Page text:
Henry Gray (18251861). Anatomy of the Human Body. 1918.
from which it is separated by the lingual gyrus; in front, it is situated between the hippocampal gyrus and the anterior part of the fusiform gyrus.
The Sulcus Circularis (circuminsular fissure) (Fig. 731) is on the lower and lateral surfaces of the hemisphere: it surrounds the insula and separates it from the frontal, parietal, and temporal lobes.
Lobes of the Hemispheres.By means of these fissures and sulci, assisted by certain arbitrary lines, each hemisphere is divided into the following lobes: the frontal, the parietal, the temporal, the occipital, the limbic, and the insula.
Frontal Lobe (lobus frontalis).On the lateral surface of the hemisphere this lobe extends from the frontal pole to the central sulcus, the latter separating it from the parietal lobe. Below, it is limited by the posterior ramus of the lateral fissure, which intervenes between it and the central lobe. On the medial surface, it is separated from the cingulate gyrus by the cingulate sulcus; and on the inferior surface, it is bounded behind by the stem of the lateral fissure.
FIG. 728 Principal fissures and lobes of the cerebrum viewed laterally. (See enlarged image)
The lateral surface of the frontal lobe (Fig. 726) is tranversed by three sulci which divide it into four gyri: the sulci are named the precentral, and the superior and inferior frontal; the gyri are the anterior central, and the superior, middle, and inferior frontal. The precentral sulcus runs parallel to the central sulcus, and is usually divided into an upper and a lower part; between it and the central sulcus is the anterior central gyrus. From the precentral sulcus, the superior and inferior frontal sulci run forward and downward, and divide the remainder of the lateral surface of the lobe into three parallel gyri, named, respectively the superior, middle, and inferior frontal gyri.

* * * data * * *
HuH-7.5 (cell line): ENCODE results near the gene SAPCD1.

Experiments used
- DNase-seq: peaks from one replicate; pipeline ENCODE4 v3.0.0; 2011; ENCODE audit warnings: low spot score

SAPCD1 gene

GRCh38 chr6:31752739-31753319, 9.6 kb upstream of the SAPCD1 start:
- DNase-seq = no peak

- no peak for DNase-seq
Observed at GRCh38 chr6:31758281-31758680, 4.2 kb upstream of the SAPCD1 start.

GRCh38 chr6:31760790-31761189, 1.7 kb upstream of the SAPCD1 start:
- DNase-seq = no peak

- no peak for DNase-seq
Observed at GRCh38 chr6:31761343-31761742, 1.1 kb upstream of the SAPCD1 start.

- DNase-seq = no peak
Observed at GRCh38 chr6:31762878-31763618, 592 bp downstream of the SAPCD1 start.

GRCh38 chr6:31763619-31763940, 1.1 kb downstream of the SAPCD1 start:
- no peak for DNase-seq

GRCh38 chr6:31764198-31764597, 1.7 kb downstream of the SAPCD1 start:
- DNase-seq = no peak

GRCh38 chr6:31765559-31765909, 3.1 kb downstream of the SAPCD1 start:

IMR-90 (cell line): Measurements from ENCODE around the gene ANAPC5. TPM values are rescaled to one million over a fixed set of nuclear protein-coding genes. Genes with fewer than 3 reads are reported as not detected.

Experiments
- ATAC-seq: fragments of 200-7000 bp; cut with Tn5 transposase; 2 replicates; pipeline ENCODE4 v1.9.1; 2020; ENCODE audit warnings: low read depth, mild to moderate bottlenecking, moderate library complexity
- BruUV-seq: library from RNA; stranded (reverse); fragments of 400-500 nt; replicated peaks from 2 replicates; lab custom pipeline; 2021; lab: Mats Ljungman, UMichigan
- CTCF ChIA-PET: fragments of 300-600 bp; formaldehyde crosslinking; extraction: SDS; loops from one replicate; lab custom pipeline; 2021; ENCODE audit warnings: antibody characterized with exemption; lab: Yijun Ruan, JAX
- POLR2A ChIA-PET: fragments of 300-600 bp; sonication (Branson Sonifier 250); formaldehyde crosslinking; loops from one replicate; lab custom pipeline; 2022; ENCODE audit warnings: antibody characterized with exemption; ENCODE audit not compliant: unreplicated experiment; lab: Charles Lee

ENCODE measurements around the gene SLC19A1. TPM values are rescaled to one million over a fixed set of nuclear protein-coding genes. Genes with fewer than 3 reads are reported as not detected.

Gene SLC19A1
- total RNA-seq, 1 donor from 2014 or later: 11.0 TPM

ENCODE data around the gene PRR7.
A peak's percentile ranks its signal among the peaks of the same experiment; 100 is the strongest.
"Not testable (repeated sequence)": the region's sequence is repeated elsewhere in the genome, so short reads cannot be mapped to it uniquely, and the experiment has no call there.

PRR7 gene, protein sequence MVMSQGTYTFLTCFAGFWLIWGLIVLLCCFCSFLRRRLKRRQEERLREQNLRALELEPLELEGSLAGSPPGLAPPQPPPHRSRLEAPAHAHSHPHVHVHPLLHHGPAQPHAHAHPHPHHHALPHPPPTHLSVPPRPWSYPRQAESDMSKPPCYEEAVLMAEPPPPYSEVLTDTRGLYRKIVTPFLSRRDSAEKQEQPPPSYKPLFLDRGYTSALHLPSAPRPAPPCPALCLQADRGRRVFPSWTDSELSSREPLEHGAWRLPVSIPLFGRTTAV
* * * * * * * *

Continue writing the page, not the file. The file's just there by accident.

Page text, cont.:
The anterior central gyrus (gyrus centralis anterior; ascending frontal convolution; precentral gyre) is bounded in front by the precentral sulcus, behind by the central sulcus; it extends from the supero-medial border of the hemisphere to the posterior ramus of the lateral fissure.
The superior frontal gyrus (gyrus frontalis superior; superfrontal gyre) is situated above the superior frontal sulcus and is continued on to the medial surface of the hemisphere. The portion on the lateral surface of the hemisphere is usually more or less completely subdivided into an upper and a lower part by an antero-posterior